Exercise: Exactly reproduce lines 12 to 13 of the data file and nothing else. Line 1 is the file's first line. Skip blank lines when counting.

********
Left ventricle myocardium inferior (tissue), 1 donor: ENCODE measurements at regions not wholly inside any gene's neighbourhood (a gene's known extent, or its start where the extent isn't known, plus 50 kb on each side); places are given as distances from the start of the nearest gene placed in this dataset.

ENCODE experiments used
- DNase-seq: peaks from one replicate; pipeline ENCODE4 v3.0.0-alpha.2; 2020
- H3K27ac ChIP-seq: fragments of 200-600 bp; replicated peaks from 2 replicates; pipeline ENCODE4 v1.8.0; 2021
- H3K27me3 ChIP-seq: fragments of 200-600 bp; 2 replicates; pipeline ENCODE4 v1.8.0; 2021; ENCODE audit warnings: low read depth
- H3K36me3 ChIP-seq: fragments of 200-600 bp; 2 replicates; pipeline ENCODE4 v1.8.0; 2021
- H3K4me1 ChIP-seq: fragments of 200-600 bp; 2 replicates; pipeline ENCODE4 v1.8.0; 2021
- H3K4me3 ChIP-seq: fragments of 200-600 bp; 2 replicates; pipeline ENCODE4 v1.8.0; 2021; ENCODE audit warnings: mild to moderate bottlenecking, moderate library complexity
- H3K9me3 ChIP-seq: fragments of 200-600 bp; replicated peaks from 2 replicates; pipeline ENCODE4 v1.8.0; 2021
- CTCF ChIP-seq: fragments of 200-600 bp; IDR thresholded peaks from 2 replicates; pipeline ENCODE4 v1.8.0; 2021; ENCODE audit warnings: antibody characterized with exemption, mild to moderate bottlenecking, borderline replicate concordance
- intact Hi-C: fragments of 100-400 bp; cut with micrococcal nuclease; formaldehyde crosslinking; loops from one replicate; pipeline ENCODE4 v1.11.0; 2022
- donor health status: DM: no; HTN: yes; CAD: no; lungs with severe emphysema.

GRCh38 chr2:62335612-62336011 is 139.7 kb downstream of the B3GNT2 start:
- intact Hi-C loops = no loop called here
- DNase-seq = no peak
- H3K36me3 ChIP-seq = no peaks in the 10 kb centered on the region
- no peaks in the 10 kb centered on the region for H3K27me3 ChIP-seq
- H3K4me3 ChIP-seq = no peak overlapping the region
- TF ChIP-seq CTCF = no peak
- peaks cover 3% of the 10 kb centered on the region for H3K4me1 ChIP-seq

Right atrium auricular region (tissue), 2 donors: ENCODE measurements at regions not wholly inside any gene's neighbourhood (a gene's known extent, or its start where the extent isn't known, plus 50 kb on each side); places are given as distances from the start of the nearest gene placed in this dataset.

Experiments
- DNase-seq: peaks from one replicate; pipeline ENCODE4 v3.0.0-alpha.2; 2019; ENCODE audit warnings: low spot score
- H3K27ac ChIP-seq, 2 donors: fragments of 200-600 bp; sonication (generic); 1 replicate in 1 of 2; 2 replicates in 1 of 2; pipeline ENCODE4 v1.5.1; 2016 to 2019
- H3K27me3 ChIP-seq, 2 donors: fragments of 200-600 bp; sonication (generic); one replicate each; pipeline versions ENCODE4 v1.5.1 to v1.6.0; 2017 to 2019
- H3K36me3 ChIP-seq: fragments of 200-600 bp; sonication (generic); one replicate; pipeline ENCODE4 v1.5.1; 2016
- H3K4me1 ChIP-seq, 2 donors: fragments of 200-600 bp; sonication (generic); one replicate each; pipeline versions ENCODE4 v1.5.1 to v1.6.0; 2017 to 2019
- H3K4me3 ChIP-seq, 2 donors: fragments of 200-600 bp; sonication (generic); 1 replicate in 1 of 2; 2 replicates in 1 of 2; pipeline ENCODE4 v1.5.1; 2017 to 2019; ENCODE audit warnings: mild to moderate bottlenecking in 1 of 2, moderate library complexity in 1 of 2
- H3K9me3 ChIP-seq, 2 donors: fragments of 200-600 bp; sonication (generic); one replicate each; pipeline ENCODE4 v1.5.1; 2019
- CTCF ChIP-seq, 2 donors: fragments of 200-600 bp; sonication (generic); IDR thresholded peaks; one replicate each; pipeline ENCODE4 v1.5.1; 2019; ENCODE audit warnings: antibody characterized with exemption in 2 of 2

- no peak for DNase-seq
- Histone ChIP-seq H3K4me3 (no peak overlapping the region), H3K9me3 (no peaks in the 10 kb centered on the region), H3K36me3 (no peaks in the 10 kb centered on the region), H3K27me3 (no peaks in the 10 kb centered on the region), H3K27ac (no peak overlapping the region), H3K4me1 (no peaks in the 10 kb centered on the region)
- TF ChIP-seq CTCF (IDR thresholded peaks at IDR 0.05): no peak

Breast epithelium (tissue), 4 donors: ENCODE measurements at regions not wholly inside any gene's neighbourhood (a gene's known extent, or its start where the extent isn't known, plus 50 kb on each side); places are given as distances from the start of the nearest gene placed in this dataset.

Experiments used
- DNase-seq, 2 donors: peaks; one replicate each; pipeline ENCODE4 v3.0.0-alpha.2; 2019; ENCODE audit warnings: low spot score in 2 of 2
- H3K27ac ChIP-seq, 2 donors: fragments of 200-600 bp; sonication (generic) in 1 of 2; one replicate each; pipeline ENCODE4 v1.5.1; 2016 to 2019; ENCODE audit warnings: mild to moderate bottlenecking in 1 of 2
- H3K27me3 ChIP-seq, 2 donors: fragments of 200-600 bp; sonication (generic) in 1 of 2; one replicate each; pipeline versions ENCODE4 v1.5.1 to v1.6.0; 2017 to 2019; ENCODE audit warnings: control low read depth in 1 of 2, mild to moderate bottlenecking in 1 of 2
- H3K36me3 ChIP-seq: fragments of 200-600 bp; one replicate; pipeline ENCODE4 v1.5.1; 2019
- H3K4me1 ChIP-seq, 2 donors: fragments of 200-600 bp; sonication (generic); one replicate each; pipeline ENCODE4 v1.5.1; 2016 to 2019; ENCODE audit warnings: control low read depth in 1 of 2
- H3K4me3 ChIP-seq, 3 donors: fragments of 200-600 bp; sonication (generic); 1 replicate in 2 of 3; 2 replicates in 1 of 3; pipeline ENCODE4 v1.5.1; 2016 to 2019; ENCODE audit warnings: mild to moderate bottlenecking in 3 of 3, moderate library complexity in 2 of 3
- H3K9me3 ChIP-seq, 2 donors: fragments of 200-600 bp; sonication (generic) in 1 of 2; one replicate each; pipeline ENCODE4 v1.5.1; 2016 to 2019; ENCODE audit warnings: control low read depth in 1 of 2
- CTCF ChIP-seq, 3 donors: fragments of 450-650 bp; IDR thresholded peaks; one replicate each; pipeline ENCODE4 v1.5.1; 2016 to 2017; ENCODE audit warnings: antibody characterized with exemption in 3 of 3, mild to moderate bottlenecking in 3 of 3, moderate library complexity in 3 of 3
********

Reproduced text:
- donor health status: DM: no; HTN: yes; CAD: no; lungs with severe emphysema.

GRCh38 chr2:62335612-62336011 is 139.7 kb downstream of the B3GNT2 start: